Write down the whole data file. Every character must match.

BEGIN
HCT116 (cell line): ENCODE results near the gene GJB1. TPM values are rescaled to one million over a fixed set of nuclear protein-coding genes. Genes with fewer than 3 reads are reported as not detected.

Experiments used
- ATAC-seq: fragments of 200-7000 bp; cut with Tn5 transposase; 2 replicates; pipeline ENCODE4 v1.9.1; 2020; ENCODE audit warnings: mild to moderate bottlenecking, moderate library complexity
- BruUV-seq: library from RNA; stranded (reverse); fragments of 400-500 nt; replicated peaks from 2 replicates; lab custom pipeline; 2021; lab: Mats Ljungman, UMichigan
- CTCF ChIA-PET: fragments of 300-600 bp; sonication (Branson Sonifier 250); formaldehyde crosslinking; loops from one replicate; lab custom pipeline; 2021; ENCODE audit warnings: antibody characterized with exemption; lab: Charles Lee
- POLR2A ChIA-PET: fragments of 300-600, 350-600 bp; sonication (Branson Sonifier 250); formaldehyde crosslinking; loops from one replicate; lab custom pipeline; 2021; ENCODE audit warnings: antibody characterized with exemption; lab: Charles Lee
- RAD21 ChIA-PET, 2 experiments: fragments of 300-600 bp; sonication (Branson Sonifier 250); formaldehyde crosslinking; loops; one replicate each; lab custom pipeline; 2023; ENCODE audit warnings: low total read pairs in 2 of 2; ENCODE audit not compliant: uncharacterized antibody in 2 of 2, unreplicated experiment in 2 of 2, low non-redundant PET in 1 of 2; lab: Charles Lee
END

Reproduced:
HCT116 (cell line): ENCODE results near the gene GJB1. TPM values are rescaled to one million over a fixed set of nuclear protein-coding genes. Genes with fewer than 3 reads are reported as not detected.

Experiments used
- ATAC-seq: fragments of 200-7000 bp; cut with Tn5 transposase; 2 replicates; pipeline ENCODE4 v1.9.1; 2020; ENCODE audit warnings: mild to moderate bottlenecking, moderate library complexity
- BruUV-seq: library from RNA; stranded (reverse); fragments of 400-500 nt; replicated peaks from 2 replicates; lab custom pipeline; 2021; lab: Mats Ljungman, UMichigan
- CTCF ChIA-PET: fragments of 300-600 bp; sonication (Branson Sonifier 250); formaldehyde crosslinking; loops from one replicate; lab custom pipeline; 2021; ENCODE audit warnings: antibody characterized with exemption; lab: Charles Lee
- POLR2A ChIA-PET: fragments of 300-600, 350-600 bp; sonication (Branson Sonifier 250); formaldehyde crosslinking; loops from one replicate; lab custom pipeline; 2021; ENCODE audit warnings: antibody characterized with exemption; lab: Charles Lee
- RAD21 ChIA-PET, 2 experiments: fragments of 300-600 bp; sonication (Branson Sonifier 250); formaldehyde crosslinking; loops; one replicate each; lab custom pipeline; 2023; ENCODE audit warnings: low total read pairs in 2 of 2; ENCODE audit not compliant: uncharacterized antibody in 2 of 2, unreplicated experiment in 2 of 2, low non-redundant PET in 1 of 2; lab: Charles Lee